How To Disinfect Granite Countertops

Kitchen Improvements

When it comes to cleaning your granite countertops chantilly va, most consumers will go above and beyond the call of duty to do the job right. Unfortunately, they’re often doing more harm than good because they are using the wrong tools for the task.

They think that disinfecting the granite means choosing harsh abrasives, be it a rough sponge or scrubber or chemicals that are far too powerful, such as bleach, chlorine, ammonia, vinegar, or other citrus-based ingredients.

All of these things should be avoided entirely, mainly because these abrasive and acidic elements can do serious damage to the surface by physically scratching it and/or eating away the sealant that’s been applied directly to the granite.

Granite Sealing

We seal granite countertops so they remain sanitary and prevent the spread of germs. That’s because granite is a porous material that can absorb liquids and the food-borne bacteria that might be found within them. If a porous surface soaks in bacteria-laden elements, that countertop will be rendered all but useless as you’ll never want to touch, much less prep food on, it ever again.

So that’s why avoiding harsh abrasives is so important, using them can and will eat away at the protectant that is keeping your granite safe from bacterial infection.

The Disinfecting Process

You may be surprised to find out that it’s not really much of a “process” at all, disinfecting your granite countertop can actually be accomplished with some of the most basic items you have around the house. All it takes is a little hot water, a touch of common dish soap, and a soft towel or cloth.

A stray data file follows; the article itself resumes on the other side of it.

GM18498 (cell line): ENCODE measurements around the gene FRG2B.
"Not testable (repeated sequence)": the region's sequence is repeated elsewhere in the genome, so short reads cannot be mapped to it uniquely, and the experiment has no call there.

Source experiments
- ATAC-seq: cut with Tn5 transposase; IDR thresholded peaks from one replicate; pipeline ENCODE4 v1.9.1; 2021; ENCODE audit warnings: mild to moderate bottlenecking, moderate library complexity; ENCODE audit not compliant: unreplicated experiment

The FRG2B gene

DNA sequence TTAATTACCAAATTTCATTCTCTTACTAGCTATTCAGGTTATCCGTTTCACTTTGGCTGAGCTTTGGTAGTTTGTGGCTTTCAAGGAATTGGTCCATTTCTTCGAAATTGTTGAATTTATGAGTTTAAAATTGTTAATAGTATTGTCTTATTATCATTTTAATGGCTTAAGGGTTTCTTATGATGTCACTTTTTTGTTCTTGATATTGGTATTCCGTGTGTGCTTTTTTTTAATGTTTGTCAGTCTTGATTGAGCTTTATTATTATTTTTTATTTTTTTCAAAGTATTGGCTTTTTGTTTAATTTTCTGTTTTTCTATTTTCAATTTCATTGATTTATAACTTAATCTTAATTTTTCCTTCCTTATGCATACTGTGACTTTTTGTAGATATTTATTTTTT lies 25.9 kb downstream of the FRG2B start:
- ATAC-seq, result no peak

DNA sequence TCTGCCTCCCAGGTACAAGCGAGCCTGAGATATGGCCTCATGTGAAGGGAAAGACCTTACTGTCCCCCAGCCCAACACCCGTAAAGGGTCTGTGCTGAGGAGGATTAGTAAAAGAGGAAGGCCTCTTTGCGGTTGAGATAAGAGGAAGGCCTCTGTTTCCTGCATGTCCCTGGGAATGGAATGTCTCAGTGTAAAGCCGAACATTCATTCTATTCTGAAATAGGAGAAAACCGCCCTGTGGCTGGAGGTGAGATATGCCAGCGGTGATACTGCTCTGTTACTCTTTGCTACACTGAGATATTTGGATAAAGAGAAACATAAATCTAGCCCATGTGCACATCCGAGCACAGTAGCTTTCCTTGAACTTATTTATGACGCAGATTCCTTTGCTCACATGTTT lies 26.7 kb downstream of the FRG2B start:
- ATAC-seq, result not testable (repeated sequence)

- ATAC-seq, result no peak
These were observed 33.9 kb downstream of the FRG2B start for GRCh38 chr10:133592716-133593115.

That’s it. Warm water is good for routine cleaning, but disinfecting needs hot water. So crank up the temperature and give it a hot bath with some dish soap mixed in. You won’t really need much else to get the job done.

However. I feel like there are a few of you out there who are really concerned about germs and aren’t quite convinced that hot water and soap is the answer. Well, for all you germaphobes who may be just a bit skeptical, you can add about three or four tablespoons of isopropyl alcohol along with that dish soap in your hot water.

Mix it all together and pour it into a spray bottle. Then, spray away, covering the entire granite surface from one end to the other. Don’t be stingy either, this mix cost you pretty much next to nothing so you can use as much as you want.

When you’re done spraying, let the granite sit there wet for about five to ten minutes. After that, get your nice soft dry cloth and wipe the granite surface dry. But considering what your disinfecting mixture is made from, go with a white cloth or towel. Avoid any cloth or towel that has been dyed or the granite could become stained. Just be careful and be sure you’re not adding any colors to your granite countertop that you don’t want getting left behind.